Figure 6. Questionnaire score distribution and T-test of five sets of scenes bar chart.
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Figure 7. Multiple comparisons of transformation scene. (Significant differences between groups are indicated by different letters (p < 0.05)).
Figure 7. Multiple comparisons of transformation scene. (Significant differences between groups are indicated by different letters (p < 0.05)).
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Figure 8. α/β value analysis results of the first set of scenes.
Figure 8. α/β value analysis results of the first set of scenes.
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Figure 9. α/β value analysis results of the second set of scenes.
Figure 9. α/β value analysis results of the second set of scenes.
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Figure 10. α/β value analysis results of the third set of scenes.
Figure 10. α/β value analysis results of the third set of scenes.
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Figure 11. α/β value analysis results of the fourth set of scenes.
Figure 11. α/β value analysis results of the fourth set of scenes.
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Figure 12. α/β value analysis results of the fifth set of scenes.
Figure 12. α/β value analysis results of the fifth set of scenes.
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Figure 13. Comparison of relaxation–arousal degree. (a) Comparison of relaxation degree of Pz α/β value; (b) Comparison of relaxation–arousal responses of T8 α/β value.
Figure 13. Comparison of relaxation–arousal degree. (a) Comparison of relaxation degree of Pz α/β value; (b) Comparison of relaxation–arousal responses of T8 α/β value.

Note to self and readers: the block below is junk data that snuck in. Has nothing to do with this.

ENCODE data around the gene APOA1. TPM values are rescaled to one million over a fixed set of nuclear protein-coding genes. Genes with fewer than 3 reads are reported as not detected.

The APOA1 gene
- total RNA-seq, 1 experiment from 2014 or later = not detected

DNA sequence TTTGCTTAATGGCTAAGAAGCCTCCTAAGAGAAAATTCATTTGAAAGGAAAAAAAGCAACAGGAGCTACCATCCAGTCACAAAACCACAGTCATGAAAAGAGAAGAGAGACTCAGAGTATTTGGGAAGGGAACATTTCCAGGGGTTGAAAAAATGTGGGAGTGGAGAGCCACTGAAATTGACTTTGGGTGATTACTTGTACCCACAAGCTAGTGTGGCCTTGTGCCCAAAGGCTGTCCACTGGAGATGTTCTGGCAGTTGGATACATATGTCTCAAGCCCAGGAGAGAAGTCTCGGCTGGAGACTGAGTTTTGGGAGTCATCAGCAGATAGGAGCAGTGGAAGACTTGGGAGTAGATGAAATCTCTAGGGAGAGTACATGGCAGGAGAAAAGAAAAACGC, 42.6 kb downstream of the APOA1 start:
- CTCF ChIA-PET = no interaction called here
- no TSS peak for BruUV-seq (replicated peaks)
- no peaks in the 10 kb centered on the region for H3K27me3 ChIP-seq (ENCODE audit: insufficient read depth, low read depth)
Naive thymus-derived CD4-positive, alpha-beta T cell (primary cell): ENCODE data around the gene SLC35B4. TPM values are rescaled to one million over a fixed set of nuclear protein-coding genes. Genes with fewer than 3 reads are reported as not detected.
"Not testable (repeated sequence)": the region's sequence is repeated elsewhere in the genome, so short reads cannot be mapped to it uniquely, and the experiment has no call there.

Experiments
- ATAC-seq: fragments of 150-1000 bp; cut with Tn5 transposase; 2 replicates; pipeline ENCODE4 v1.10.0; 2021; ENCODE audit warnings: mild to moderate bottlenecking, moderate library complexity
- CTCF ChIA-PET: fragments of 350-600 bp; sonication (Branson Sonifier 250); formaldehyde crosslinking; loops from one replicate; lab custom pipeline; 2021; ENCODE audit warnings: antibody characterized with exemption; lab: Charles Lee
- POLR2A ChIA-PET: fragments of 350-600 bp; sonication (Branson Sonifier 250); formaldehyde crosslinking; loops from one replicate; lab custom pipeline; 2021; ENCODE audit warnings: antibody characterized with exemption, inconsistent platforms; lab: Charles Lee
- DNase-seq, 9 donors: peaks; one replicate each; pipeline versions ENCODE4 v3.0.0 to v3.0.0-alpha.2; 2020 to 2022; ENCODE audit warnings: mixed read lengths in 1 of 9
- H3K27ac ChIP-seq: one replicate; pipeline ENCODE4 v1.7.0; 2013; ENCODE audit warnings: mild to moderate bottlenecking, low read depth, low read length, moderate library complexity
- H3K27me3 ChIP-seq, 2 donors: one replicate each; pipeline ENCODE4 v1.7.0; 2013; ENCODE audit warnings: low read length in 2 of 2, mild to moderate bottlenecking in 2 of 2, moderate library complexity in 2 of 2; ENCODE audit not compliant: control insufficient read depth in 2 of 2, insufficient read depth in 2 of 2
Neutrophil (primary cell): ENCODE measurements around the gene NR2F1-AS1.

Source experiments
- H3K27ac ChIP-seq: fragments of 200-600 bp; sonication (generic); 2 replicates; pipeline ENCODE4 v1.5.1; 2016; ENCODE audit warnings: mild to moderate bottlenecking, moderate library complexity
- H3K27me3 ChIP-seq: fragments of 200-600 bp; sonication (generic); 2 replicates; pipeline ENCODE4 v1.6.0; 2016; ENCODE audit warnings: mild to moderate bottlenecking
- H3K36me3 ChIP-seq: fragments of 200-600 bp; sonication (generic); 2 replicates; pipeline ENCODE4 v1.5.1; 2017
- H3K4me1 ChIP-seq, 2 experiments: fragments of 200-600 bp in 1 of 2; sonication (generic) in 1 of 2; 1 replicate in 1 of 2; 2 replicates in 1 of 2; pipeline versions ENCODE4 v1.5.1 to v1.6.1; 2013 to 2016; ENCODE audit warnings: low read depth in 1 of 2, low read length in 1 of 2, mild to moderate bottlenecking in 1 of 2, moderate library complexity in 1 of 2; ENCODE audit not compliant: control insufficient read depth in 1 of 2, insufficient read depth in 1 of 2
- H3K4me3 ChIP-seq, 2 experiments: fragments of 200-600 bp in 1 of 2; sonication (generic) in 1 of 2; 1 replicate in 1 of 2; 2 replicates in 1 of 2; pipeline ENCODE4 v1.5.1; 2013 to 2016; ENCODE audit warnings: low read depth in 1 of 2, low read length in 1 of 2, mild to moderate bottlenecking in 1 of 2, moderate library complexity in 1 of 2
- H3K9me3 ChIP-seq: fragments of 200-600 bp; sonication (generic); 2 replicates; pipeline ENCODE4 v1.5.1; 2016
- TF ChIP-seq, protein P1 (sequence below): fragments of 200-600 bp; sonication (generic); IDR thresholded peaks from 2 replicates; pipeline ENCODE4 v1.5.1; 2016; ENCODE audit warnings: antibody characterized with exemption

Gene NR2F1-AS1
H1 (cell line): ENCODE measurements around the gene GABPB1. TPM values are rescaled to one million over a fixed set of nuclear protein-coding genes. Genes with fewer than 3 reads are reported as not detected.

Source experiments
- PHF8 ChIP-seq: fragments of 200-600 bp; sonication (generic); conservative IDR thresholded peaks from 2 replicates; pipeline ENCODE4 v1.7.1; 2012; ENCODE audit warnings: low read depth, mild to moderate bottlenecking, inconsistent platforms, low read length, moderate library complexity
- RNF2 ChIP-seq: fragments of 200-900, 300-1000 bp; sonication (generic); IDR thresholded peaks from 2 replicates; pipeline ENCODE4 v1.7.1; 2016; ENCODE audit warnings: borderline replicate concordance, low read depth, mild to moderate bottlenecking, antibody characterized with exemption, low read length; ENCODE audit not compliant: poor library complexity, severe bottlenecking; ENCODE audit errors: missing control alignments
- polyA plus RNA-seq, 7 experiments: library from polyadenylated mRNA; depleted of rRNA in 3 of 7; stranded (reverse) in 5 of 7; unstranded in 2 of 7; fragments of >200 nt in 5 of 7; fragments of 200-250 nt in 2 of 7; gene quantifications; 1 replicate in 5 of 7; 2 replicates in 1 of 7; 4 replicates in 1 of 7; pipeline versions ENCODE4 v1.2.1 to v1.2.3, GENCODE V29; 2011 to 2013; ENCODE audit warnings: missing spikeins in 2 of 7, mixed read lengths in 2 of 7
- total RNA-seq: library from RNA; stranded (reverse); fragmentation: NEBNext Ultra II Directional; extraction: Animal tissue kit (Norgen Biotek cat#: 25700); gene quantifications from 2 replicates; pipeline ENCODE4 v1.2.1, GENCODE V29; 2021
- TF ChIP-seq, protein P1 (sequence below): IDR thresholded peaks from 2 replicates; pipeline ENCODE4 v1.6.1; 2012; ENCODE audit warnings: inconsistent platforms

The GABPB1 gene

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Figure 14. Graphical comparison between average scores and α/β value for five sets of scenes.
Figure 14. Graphical comparison between average scores and α/β value for five sets of scenes.
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Table 1. Five groups of rural street scenes panoramic images.
Table 1. Five groups of rural street scenes panoramic images.
Current ScenesTransformation Scenes
The first set of scenesApplsci 14 02996 i001Applsci 14 02996 i002
The second set of scenesApplsci 14 02996 i003Applsci 14 02996 i004
The third set of scenesApplsci 14 02996 i005Applsci 14 02996 i006
The fourth set of scenesApplsci 14 02996 i007Applsci 14 02996 i008
The fifth set of scenesApplsci 14 02996 i009Applsci 14 02996 i010
Table 2. Participants’ basic information (n = 30).
Table 2. Participants’ basic information (n = 30).
Education backgroundUndergraduate26.67
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Ren, H.; Wang, Y.; Zhang, J.; Zheng, Z.; Wang, Q. Evaluation of the Impact of VR Rural Streetscape Enhancement on Relaxation–Arousal Responses Based on EEG. Appl. Sci. 2024, 14, 2996.

AMA Style

Ren H, Wang Y, Zhang J, Zheng Z, Wang Q. Evaluation of the Impact of VR Rural Streetscape Enhancement on Relaxation–Arousal Responses Based on EEG. Applied Sciences. 2024; 14(7):2996.

Chicago/Turabian Style

Ren, Hongguo, Yujun Wang, Jing Zhang, Ziming Zheng, and Qingqin Wang. 2024. "Evaluation of the Impact of VR Rural Streetscape Enhancement on Relaxation–Arousal Responses Based on EEG" Applied Sciences 14, no. 7: 2996.